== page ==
Ambulance pilot removes 43 year old safety target for 16 million people


By Nick Turner

For the past few months, a total of sixteen million people living in the West Midlands, Yorkshire and the South West have been unaware that there has been no target in place to reach the most life-threatening Red-1 cases within any set time.


With growing pressures on the service, the Red-1 call category and its associated eight-minute response standard has been removed for the three trusts under a pilot scheme called the Clinical Coding review (CCR). Introduced in April last year, CCR is one of two schemes within a larger ambulance response programme (ARP) intended to help an underfunded service cope with growing demand.

Under another ARP initiative called Dispatch On Disposition (DOD), life threatening but less critical Red-2 calls that can include conditions such as stroke and fits, are now delayed for an additional two minutes for extra triaging. CCR goes further in testing completely new call categories and removing existing response targets. The results of CCR, due to be published in March, may recommend entirely removing the eight-minute response nationally. NHS England told me that:

“One of the purposes of the trial is to make recommendations for future response time standards based on our results. These recommendations will accompany the full ARP report, which will be published in the Spring. ”

Another ambulance pilot called the Clinical Response Model (CRM) has been running in Wales and was permanently rolled-out on the 27th February. Although this too placed emphasis on additional telephone triaging, it retained a commitment to an eight-minute standard throughout the pilot although in slightly modified form.The existing standard states that ambulance services should reach seventy-five per cent of life-threatening cases within eight-minutes. In the Welsh Pilot this was lowered to sixty-five per cent although they found that in practice that trusts were able to achieve more than 75%. The important difference between the two studies is that unlike its English counterpart the ARP, CRM in Wales retained basic standards as a safeguard.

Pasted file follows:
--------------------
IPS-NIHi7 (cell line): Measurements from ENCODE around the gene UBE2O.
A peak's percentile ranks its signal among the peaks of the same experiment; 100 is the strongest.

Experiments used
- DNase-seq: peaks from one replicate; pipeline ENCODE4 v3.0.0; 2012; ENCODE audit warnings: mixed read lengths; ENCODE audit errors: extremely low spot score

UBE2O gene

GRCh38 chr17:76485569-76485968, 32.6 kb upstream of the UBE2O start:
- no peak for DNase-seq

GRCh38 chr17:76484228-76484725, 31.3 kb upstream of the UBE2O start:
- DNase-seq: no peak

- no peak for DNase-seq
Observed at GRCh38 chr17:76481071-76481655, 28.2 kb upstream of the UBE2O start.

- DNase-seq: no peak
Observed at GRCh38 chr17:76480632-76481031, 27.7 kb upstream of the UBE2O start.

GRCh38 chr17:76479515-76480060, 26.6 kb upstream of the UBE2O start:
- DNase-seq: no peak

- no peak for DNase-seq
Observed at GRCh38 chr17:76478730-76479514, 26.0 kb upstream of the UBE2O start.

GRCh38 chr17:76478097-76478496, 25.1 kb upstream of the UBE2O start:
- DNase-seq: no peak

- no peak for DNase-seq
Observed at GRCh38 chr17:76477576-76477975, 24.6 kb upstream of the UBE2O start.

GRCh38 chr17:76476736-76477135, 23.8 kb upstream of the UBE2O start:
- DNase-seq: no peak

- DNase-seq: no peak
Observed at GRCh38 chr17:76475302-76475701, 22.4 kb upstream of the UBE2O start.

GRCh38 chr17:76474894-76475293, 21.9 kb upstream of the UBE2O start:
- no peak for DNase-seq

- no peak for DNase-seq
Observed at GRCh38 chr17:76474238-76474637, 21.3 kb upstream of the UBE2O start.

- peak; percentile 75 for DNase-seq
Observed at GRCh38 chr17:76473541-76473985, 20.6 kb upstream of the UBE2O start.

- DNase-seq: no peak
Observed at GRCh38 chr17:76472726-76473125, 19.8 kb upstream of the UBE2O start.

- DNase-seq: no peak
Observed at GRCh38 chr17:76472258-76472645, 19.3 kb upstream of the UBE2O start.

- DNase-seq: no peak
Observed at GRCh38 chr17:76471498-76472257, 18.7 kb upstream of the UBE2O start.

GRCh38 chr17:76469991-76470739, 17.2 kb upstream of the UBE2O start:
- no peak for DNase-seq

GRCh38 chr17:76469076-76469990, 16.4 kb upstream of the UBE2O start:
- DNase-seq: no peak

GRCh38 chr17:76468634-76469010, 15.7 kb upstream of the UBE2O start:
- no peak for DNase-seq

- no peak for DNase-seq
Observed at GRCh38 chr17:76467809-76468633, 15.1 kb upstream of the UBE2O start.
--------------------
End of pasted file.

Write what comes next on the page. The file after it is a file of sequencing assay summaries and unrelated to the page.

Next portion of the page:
Why does the 8 minute target matter?

The eight-minute target was introduced in 1974 following international recognition that the there is little chance of surviving a cardiac arrest after twelve minutes without intervention. Recently, the Daily Mail highlighted, that the CCR coding set had already scrapped the Red-2 category and these calls were now included within a much larger Amber category with no response-time requirement. Crews were now simply required to respond to Red-2 calls as “quickly as they can.” Most people will be unaware that the introduction of a more recent clinical coding set has now also removed the Red-1 call category – as a result, scrapping the eight-minute response target entirely.

The purpose of CCR is said to be to more efficiently match ambulance service response to patients’ needs. The new coding set was set-out in a little known NHS document that I stumbled across while researching ambulance performance figures. I was surprised to find that the document only referred to the “fastest response” to even the most urgent of the new call categories. I asked NHS England why no specific response-time is stipulated. They replied:

“No response time standards have yet been set….”

I asked NHS England if it could confirm if all of the three trusts taking part in the pilot at least unofficially aim to respond to the most urgent calls in eight minutes. They were again unable to commit to an eight-minute response or any specific response time: